The central Pampas region grows organic cereals, legumes and vegetables and the Cuyo region in the west, produces wines and olives. In the south, it’s sheep. Fruits, juices and jams emanate from the valleys that run up through the country.
Organic activity is regulated by law and certification is mandatory before any product can be called such. Obtaining a certificate takes a minimum of two to three years and can be expensive. But growing international demand makes it worthwhile and profitable, experts say.
Facundo Soria, coordinator of organic production at the Ministry of Agriculture, Livestock and Fisheries, believes that Argentina has “many comparative and competitive advantages”. The country has fertile soils, a variety of regional economies that can become organic, water availability, and opposite seasons to buyer countries, which means Argentina can provide them with products they can’t produce.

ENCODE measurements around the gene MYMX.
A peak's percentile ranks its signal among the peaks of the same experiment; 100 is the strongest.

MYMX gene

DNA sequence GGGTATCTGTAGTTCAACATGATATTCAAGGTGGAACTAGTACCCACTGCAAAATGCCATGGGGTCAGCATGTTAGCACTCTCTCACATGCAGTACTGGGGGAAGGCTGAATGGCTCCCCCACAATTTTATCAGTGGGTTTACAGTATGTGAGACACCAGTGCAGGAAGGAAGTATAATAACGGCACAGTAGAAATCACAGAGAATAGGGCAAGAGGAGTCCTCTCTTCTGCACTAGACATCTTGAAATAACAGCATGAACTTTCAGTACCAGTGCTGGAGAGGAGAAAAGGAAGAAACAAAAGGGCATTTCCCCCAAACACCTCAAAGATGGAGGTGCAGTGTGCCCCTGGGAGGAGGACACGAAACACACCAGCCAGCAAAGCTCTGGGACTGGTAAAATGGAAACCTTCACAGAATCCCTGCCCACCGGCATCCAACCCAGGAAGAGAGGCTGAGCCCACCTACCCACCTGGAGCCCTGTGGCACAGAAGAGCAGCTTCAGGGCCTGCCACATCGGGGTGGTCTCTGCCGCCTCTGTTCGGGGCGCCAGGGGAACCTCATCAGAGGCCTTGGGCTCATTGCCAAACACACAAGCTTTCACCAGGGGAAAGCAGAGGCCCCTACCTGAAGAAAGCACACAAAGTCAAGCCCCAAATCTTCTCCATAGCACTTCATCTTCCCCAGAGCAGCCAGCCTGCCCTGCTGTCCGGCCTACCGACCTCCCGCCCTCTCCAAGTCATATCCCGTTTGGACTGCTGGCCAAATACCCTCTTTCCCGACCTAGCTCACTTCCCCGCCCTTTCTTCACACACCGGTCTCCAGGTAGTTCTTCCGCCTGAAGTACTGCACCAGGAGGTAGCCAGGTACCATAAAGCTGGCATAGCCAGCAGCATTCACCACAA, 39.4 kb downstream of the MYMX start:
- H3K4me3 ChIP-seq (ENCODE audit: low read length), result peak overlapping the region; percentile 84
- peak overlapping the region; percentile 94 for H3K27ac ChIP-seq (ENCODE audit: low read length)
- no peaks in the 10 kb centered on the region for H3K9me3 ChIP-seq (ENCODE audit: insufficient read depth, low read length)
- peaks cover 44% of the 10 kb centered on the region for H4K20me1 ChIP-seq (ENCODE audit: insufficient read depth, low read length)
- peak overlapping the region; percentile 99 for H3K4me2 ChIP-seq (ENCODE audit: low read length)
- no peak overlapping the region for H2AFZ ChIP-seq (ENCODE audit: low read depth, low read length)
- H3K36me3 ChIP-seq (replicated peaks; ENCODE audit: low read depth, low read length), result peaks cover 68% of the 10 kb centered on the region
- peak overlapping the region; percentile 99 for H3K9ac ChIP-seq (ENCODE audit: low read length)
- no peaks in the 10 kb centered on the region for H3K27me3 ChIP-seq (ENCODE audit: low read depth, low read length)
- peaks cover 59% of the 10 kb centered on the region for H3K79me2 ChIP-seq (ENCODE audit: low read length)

Diego Fontenla, of the Pampa Orgánica Sur Group, said producers’ decisions to go organic generally arise from environmental concerns over the impact of agrochemicals, and an interest in natural foods.
“The organic product provides a guarantee to the consumer that they are eating something safe, much more nutritious and healthier,” said Fontenla, adding: “An organic orange juice is orange juice, it is not water with syrup and acidifier.”
Bruno Vasquetto, producer of El Mate Organic Foods, says modes of production that do not use chemical or genetically modified inputs “will increase year by year because society demands more and more not only cheap food, but also quality. As the amount of organic producers increases, the prices of these foods will decrease”.
China’s organic awakening
China’s market for organic products has seen a rapid increase with goods available in supermarkets and through subscription schemes that, for an annual amount, regularly supply organic vegetables.